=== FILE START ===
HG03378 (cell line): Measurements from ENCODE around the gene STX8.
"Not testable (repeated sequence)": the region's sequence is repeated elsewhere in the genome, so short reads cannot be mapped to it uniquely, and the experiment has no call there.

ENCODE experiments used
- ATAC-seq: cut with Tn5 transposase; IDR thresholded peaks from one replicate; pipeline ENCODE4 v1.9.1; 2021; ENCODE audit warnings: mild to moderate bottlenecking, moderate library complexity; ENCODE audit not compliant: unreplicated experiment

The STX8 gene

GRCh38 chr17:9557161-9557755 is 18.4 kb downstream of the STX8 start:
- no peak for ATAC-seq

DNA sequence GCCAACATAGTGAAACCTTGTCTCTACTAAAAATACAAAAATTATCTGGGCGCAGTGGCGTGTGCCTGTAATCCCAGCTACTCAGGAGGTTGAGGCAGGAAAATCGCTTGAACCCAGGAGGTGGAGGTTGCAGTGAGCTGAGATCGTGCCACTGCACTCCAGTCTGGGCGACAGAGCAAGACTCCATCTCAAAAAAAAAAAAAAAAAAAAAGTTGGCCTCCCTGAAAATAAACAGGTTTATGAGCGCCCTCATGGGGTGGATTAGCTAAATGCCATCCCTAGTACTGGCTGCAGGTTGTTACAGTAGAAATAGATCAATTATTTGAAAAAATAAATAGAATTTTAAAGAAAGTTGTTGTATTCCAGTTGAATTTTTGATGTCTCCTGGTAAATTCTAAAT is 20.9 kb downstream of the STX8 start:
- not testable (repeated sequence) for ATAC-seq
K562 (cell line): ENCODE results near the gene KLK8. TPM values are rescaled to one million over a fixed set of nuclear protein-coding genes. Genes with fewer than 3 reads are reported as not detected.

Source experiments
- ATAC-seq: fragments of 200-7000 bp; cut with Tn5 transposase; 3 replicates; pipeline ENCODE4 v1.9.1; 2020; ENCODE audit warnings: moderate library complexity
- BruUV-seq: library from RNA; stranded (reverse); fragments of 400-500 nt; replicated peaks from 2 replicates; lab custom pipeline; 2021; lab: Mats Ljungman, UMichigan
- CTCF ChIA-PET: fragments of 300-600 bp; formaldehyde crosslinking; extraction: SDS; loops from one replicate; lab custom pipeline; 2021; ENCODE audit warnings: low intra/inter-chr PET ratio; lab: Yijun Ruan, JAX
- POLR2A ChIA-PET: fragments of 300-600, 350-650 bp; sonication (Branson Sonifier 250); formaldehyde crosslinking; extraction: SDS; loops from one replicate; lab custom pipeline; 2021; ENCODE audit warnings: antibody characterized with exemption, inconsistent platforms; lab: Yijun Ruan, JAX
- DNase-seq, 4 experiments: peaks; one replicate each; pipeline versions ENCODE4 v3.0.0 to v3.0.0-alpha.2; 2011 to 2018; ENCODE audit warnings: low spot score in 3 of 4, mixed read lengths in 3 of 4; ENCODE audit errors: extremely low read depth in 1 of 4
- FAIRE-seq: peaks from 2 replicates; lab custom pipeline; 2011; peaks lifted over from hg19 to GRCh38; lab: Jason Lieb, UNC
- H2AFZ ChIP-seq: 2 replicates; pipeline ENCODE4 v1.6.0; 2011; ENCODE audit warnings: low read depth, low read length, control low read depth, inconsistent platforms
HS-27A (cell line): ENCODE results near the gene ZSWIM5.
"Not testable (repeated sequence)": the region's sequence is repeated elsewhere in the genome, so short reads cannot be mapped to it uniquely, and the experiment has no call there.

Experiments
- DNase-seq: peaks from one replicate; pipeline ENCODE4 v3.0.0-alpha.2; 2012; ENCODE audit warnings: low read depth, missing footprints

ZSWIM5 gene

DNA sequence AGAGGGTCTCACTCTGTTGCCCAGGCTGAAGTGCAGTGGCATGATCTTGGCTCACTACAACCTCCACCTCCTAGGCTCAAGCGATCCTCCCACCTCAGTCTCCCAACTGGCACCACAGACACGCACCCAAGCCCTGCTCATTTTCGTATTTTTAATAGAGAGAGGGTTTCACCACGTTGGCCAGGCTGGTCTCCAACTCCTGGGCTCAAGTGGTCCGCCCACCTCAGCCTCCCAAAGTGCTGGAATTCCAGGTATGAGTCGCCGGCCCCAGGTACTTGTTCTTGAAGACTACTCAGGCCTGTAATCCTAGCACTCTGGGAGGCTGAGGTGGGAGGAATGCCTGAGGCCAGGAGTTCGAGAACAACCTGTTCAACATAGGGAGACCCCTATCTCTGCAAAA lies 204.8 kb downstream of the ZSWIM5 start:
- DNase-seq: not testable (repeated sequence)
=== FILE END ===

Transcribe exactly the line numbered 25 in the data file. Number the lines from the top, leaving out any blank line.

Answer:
- DNase-seq: not testable (repeated sequence)